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  1. #1
    Join Date
    Aug 2007
    Location
    Northern California
    Posts
    184

    Default Mix ratio and Material for Welder Coolant.

    In my other thread I discussed that I'm going to be using a water circulator with my Synchrowave 200. I'm getting my adapter tomorrow for the Weldcraft torch. That will be the Q5WGT Dinse adapter that carries gas from the machine and through the connector to the torch and also takes out the return water without going back into the machine.

    I understand that it's about $20 a gallon for Miller or Radnor (AirGas) and some of it is already pre-mixed (cut with water) It almost sounds like I could go broke filing up the tank. I read elsewhere that some folks use RV coolant but I don't know whether that's ethylene or propylene glycol. Yet others say you can use straight distilled water with some "Water Wetter". I'm going on the assumption that distilled water is similar to de-ionized water and would be equally as usable in a welding cooling unit as de-ionized water. I haven't a clue where to get de-ionized water.

    I can't seem to find anything from Miller on the topic, either. In fact, the Synchrowave 200 Manual says nothing about a water cooled torch at all. It appears that Miller leans towards the air-cooled torches on the smaller machines.

    So my question is, assuming that I use about 7 gallons of distilled or de-ionized water in my 15 gallon tank how much Miller or other brand welder coolant would I need?

    Thanks in advance.

    SM
    Last edited by Synchroman; 08-21-2007 at 08:19 PM.

  2. #2
    Join Date
    Mar 2007
    Location
    Deltaville, VA
    Posts
    2,239

    Default

    Syncroman,

    Depends on the amount of freeze protection you require. I see where you're in Calif. Will the unit even be exposed to freezing conditions.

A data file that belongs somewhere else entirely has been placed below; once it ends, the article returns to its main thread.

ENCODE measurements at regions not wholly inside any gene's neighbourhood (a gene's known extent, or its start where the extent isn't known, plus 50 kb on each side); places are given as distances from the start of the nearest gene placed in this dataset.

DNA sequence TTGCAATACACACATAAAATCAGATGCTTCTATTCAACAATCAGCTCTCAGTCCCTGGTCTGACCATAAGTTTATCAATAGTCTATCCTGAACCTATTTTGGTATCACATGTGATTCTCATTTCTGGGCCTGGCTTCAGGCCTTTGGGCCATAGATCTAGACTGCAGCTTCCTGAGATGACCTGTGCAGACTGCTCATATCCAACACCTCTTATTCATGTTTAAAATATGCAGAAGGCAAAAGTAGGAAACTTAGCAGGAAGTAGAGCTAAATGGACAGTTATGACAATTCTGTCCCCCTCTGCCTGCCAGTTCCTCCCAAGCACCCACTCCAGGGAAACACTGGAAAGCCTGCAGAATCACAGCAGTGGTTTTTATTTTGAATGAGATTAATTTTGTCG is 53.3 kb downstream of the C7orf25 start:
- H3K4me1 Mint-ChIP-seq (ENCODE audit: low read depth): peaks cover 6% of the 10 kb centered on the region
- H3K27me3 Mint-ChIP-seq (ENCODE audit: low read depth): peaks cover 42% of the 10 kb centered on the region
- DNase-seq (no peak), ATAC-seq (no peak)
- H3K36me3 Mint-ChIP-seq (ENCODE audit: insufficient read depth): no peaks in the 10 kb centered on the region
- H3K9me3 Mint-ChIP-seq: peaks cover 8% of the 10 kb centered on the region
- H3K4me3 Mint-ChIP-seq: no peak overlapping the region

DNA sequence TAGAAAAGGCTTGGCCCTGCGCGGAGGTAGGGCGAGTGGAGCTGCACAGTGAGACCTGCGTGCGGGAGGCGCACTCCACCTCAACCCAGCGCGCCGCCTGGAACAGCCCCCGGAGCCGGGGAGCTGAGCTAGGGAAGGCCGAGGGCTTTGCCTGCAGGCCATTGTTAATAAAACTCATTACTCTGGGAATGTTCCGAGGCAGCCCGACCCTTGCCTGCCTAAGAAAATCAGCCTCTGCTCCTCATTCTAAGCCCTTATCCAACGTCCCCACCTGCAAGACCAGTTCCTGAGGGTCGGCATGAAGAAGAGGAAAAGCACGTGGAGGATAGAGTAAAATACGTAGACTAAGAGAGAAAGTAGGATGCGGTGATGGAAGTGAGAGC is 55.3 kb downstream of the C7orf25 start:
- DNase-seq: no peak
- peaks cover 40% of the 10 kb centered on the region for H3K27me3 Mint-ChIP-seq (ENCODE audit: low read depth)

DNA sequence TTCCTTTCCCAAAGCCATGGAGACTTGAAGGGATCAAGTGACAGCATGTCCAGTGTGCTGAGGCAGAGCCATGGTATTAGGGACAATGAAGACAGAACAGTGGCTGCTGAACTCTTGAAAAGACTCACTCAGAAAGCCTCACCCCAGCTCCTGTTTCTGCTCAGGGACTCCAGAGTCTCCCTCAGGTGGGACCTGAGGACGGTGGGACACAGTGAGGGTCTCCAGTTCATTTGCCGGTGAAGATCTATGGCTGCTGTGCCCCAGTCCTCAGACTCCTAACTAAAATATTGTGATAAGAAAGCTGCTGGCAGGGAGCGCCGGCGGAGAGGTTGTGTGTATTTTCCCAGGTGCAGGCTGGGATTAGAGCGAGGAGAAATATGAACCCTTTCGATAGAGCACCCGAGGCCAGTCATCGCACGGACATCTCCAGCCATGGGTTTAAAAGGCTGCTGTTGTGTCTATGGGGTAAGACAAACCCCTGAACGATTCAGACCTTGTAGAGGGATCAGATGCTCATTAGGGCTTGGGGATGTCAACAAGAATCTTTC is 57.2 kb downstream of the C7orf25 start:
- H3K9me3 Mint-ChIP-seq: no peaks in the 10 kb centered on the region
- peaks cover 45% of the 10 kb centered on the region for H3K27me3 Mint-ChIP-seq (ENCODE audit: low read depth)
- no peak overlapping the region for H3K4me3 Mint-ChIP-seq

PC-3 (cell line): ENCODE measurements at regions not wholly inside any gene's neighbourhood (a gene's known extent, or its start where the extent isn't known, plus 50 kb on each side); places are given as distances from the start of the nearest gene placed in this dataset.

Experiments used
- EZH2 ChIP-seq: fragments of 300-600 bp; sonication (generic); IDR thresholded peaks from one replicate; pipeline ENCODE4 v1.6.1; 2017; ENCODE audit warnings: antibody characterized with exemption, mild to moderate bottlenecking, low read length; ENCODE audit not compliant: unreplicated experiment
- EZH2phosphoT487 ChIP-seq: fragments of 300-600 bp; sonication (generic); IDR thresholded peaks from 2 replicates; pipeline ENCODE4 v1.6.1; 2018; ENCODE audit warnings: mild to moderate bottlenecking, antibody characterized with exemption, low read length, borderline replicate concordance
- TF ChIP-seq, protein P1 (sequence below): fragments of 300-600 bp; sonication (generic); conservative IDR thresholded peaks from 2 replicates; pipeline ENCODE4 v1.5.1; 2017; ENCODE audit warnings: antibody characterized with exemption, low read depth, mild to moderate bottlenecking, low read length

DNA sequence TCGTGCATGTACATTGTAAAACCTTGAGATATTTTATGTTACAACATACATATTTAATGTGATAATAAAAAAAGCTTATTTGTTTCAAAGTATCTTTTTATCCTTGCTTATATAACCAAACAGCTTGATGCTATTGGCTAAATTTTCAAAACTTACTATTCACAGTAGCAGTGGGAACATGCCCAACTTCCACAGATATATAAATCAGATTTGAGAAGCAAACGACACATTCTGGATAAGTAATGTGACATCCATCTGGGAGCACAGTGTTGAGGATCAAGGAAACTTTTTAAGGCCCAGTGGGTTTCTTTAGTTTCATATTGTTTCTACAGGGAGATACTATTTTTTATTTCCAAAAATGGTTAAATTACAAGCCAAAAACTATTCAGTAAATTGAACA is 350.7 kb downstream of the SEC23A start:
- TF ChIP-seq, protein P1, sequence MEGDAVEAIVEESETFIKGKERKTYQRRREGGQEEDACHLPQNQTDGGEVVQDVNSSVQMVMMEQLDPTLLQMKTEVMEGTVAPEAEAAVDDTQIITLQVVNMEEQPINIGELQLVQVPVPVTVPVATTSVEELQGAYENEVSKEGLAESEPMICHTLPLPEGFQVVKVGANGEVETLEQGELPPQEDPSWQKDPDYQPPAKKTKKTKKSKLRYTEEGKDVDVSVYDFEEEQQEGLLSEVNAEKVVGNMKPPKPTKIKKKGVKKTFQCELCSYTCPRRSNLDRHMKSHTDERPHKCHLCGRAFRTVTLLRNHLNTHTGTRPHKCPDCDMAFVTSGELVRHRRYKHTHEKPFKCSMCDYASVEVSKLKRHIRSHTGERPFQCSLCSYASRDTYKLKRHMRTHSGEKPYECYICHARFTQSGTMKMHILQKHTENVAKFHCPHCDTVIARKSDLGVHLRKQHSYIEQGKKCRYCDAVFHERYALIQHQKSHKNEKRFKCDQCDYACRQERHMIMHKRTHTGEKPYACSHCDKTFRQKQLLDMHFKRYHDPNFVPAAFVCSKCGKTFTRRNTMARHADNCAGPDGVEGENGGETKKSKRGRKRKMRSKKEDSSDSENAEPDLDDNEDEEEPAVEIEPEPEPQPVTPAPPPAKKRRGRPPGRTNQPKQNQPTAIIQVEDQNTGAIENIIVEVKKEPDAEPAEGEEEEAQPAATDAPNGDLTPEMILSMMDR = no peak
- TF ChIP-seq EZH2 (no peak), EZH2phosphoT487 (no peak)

Does the coolant have a mix ratio for freeze protection?

    If the unit will only be subjected to infrequent temp drops below 20 degrees (like at night), I'd think you'd be OK with a 50/50 mix of coolant and distilled water.

    Are you planning to fill the unit to it's 15 gal capacity? Can't imagine you'd need to in order to provide adequate cooling for a Sync 200 torch.

  3. #3
    Join Date
    Jul 2007
    Location
    Batavia, NY
    Posts
    159

    Default

    Yeah I'm with sundown on this one. If there is very little chance for freezing do a 50/50 mix. If it is remotely possible for freeze, use the torch coolant straight as it comes. I wouldn't think you would need more than 4 gallons of coolant solution.
    Rich Ferguson
    Sales Technician
    Jackson Welding Supply Co.
    "Keep America Strong.....Weld It"
    www.jacksonweldingsupply.com

  4. #4
    Join Date
    Aug 2007
    Location
    Northern California
    Posts
    184

    Default

    Quote Originally Posted by SundownIII View Post
    Syncroman,

    Depends on the amount of freeze protection you require. I see where you're in Calif. Will the unit even be exposed to freezing conditions.

    Does the coolant have a mix ratio for freeze protection?

    If the unit will only be subjected to infrequent temp drops below 20 degrees (like at night), I'd think you'd be OK with a 50/50 mix of coolant and distilled water.

    Are you planning to fill the unit to it's 15 gal capacity? Can't imagine you'd need to in order to provide adequate cooling for a Sync 200 torch.